The Physical Environment - Hyderabad

 Location and Physical Setting of Hyderabad City
 Hyderabad City is located at approximately 78° 15´ E & 17° 15’ N. in the Deccan Plateau. In the peninsular India, landscaped with rock formations, which are boulders of immense size. The Deccan Plateau has a countryside verging on the idyllic.
 The river Musi divides Hyderabad city into two parts, the south and north banks. The portion of the city on the southern bank of the river is an elongated trapezium-shaped plain which is bounded by Mir Alam tank, Koh-i-tur(Falakhnuma hill), sarurnagar tank in the south-west, south and east at distances of 6,3 and 4 miles, respectively, from Charminar. This plain has an elevation of 1,600 to 1,650 feet with a uniform northerly slope which has been utilized in the laying of the city’s water and drainage pipes. The southern bank is 30 feet above the riverbed which, at the Afzalgunj Bridge, lies 1,572 fee above sea level. Hills or tanks are conspicuously absent from the inhabited tracts, but they occupy a firm and strong foundation for the construction of lofty structures like the Charminar.
                The north bank covers the twin cities of Hyderabad and Secunderbad. Its average surface elevation is between 1,650 and 1,700 feet, but there are many hills and isolated rock protuberances which rise between 50 and 300 feet above this surface. The general tilt of the land is south-east and west to east. Among its prominent landmarks are the hills of Golconda in the extreme west and Banjara and Jubilee Hills. The northern bank also stands like the southern one, about 30 feet above the riverbed.
                The river Musi, a tributary of the river Krishna’s 52 miles long between its sourve in the Anantgiri hills on the west to the eastern boundary of Hyderabad city. It has a fall of 10 feet per mile within the city.
                Since the foundation of Hyderabad more than four hundred years ago, the topography of the city and its immediate environs has been altered beyond recognition by the super-imposition of the urban profile. In the course of the twin cities’ development, hillocks have been leveled down, depression filled in and built over, stream covers dammed for the city’s water supply and their banks raised to protect the city folks from devastation floods. In such a setting, amidst the hilly plateau of Archaean crystalline rocks, the twin cities, are located centrally in the Deccan.

Geo-Political evolution of Hyderabad State
                The city of Hyderabad founded in the last decade of the 16th century (1591) was successively the capital of the Qutb Shahi Sultans of Golconda, of  a Mughal suba after Aurangzeb’s conquest, of the Deccan, and of the Nizams of the state of Hyderabad, until 1948. It took the form of a full-fledged, automonous State in the 18th century with its capital first at Aurangabad and from 1763 at Hyderabad.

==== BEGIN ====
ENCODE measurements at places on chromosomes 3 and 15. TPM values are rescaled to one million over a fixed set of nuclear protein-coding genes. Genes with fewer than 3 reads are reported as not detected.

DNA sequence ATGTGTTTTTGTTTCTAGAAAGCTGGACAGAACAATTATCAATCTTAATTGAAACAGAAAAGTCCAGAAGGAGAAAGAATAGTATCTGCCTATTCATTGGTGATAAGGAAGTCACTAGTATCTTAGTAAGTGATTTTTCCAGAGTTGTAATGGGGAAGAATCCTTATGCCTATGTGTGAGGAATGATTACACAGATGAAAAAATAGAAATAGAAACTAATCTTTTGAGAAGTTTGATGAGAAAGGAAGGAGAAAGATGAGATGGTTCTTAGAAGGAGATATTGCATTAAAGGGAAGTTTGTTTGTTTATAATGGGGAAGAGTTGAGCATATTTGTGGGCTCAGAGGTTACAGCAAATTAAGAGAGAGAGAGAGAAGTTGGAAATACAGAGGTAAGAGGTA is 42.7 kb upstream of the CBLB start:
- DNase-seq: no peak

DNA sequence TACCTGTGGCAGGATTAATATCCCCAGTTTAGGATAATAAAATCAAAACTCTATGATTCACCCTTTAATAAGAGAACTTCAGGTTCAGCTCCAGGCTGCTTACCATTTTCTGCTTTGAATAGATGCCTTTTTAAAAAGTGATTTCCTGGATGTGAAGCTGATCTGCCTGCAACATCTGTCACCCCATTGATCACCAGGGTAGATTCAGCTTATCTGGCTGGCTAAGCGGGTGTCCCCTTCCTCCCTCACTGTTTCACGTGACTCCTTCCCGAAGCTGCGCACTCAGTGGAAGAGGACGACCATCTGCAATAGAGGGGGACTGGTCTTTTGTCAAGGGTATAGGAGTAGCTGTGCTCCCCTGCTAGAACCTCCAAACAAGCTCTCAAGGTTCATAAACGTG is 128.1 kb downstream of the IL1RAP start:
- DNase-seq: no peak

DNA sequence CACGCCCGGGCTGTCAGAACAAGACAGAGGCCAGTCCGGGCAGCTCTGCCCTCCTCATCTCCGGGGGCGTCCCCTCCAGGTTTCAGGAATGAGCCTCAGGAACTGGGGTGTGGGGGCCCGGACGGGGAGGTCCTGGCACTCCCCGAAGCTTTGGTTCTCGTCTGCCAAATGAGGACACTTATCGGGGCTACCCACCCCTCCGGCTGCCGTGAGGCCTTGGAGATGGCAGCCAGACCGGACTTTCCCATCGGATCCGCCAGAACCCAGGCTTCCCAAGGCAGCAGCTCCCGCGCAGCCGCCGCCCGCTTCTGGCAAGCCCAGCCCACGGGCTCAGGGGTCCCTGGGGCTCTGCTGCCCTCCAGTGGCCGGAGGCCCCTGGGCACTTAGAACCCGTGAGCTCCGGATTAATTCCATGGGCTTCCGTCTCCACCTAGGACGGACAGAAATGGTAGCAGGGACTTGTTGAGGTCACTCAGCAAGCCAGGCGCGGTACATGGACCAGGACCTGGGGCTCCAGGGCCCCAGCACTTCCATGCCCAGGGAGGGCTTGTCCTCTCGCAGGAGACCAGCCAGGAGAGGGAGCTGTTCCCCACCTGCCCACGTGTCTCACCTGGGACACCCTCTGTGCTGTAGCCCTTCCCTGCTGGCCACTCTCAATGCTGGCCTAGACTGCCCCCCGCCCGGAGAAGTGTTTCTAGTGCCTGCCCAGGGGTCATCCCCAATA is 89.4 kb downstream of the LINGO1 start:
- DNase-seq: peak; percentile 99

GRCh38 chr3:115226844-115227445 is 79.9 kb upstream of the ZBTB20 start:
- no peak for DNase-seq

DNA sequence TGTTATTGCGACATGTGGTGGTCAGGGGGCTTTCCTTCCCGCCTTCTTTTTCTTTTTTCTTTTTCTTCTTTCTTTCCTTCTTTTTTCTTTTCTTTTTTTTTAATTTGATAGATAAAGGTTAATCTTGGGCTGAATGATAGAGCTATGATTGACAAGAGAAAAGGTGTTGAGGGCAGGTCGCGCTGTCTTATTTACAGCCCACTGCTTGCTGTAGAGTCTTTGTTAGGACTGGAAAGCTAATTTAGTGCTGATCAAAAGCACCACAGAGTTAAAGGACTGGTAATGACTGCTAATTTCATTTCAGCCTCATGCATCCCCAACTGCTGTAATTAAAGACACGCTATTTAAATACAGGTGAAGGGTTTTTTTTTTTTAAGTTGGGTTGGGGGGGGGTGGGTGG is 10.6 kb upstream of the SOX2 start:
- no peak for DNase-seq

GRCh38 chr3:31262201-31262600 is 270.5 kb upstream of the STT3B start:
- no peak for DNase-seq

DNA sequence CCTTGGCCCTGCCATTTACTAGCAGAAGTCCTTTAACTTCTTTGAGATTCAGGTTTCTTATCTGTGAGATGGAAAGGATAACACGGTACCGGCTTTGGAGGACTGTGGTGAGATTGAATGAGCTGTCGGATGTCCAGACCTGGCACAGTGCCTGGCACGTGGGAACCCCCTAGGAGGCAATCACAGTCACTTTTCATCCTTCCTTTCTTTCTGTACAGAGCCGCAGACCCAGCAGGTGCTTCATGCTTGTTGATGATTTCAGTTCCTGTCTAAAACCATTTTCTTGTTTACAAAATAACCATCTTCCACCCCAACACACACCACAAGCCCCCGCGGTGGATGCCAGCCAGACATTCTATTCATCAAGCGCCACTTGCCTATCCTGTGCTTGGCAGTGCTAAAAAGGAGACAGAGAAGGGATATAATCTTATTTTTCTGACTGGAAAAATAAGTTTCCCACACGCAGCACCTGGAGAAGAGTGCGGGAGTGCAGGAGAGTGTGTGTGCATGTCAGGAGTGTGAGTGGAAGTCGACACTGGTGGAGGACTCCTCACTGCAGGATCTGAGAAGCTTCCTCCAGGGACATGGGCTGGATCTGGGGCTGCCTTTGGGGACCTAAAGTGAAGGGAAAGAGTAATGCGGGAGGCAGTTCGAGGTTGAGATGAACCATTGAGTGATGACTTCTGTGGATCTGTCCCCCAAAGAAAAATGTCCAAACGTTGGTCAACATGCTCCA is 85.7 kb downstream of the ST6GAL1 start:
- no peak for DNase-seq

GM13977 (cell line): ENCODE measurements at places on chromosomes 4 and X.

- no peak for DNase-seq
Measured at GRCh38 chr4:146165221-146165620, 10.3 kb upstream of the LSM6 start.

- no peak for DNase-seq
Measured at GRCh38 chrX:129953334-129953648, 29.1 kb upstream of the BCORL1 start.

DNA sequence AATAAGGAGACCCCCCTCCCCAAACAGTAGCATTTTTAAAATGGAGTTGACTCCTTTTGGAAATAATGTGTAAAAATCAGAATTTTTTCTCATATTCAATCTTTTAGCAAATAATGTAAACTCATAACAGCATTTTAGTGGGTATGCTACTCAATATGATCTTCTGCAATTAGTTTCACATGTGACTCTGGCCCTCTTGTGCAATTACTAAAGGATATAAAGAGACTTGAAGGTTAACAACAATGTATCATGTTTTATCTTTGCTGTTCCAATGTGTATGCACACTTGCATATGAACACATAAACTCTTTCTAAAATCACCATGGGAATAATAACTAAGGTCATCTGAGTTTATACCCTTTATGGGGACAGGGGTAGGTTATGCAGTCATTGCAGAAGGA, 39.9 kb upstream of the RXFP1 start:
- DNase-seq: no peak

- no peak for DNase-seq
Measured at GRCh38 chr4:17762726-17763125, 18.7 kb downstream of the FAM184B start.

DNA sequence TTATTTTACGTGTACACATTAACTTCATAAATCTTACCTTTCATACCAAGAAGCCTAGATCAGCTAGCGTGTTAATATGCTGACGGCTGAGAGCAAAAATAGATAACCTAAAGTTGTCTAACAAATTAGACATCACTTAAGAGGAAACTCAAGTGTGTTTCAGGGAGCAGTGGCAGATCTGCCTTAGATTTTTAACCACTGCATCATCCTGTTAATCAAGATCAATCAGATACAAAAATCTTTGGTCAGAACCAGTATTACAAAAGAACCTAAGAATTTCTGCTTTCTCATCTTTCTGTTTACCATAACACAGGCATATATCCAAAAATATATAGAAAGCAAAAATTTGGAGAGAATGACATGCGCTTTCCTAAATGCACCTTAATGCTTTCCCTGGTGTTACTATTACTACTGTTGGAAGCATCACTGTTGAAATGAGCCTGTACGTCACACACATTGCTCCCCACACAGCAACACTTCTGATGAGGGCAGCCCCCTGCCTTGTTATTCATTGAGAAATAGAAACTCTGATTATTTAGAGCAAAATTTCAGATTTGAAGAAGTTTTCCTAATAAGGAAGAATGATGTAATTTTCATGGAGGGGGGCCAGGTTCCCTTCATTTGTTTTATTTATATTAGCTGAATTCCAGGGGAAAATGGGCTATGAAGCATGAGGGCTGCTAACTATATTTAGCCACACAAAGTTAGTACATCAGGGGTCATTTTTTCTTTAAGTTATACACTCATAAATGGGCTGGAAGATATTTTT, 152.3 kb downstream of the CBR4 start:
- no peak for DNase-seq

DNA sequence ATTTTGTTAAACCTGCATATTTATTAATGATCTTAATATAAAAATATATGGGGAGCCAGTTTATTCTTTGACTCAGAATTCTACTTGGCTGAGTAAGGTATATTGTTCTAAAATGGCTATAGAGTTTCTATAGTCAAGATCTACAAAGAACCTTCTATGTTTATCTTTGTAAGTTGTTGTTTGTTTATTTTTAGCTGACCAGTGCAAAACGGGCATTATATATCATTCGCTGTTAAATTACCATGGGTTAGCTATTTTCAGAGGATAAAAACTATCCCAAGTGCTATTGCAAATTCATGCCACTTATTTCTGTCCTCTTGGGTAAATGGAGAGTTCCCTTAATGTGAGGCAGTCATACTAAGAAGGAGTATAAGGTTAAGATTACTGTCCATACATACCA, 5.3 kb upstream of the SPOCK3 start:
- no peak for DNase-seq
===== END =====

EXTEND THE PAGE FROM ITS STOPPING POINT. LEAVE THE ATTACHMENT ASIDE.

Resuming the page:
The Territorial extent of the Qutb Shahi Kingdom at its height during the reign of Abdullah Qutb Shah in 1670 etended as far as Madras to about six miles south of St.Thomas Mount, including the coastal districts of Nizampatam, Masulipatam, Srikakulam, etc., in the east, up to the environs of Bidar and including Goti in the west and areas on the other side of the river Godavari.
                Following the Mughal conquest of the Golconda kingdom in 1687, territorial adjustments and changes were effected and the kingdom was incorporated as one of the six Mughal provinces of the Deccan as subah Farkhundabunyad (Hyderabad). This Suba, or provinces , during the first quarter of the 18th century had 42 sarkars and 405 mahals. These sarkars or districts, were: Muhammadnagar (alias Golconda), Kolas, Khammamet, Koikonda, Ganpur, Deverkonda, Nalgonda, Pangal, Bhongir, Medek, Malangur, Mustafanagar, Murtazanagar, Ellore, Rajahmundry, Ellgandal, Warangal, Machlipatnam, Chingalpet (Madras), Chandergiri, Narsapur, Dandwari, Nusrathgarh, Tiryapal, Palamkotah, Daradur, Walgondapur, Vellore, Jagdev, Tanjavur and Trichinopally.
                Nizam ul Mulk Asaf Jah I was thrice provincial governor of the Mughal Deccan of the six provinces-Khusjistabunyad (Aurangabad), Muhammadabad (Bidar), Khandesh, Berar, Darul-Zafar (Bijapur) and Farkhundabunyad (Hyderabad), first from 1713-15, next from  1720-22 and again from 1724 till his death in 1748. The territorial etent of the Mughal Decccan at Nizam ul Mulk’s death was as far as the fort of Trichinoaly and included the six Mughalprvinces detailed above.
                The Vastness of the provinces led to a war of succession between various claimants for the governorship of the Muhal Deccan. The French and the British availed themselves of the golden opportunity to support the cause of one over the other to establish their own hold, and , in doing so the French and British, though favourable treaties, tried to acquire “free gits” of coastal districts in lieu of their help. Meanwhile, the Marathas tried to annex the Mughal territory on the westand in the north, This resulted in the shrinkage of the Mughal provinces and the Mughal governors of the Deccan lost much of the territory. Consequently, by 1759, ten years after Nizam ul Mulk’s death, the Mughal Deccan had been reduced to about half of the area, There were two modes by which the Nizams lost their territories. First by cession to the British, and secondly by hostilities with the Marathas. In the latter case, the territory los in one war was regained to a certain extent, in later war(s). But it was the end-less cession of the land to the British, lasting about a century. Which really altered the shape of the Mughal Deccan.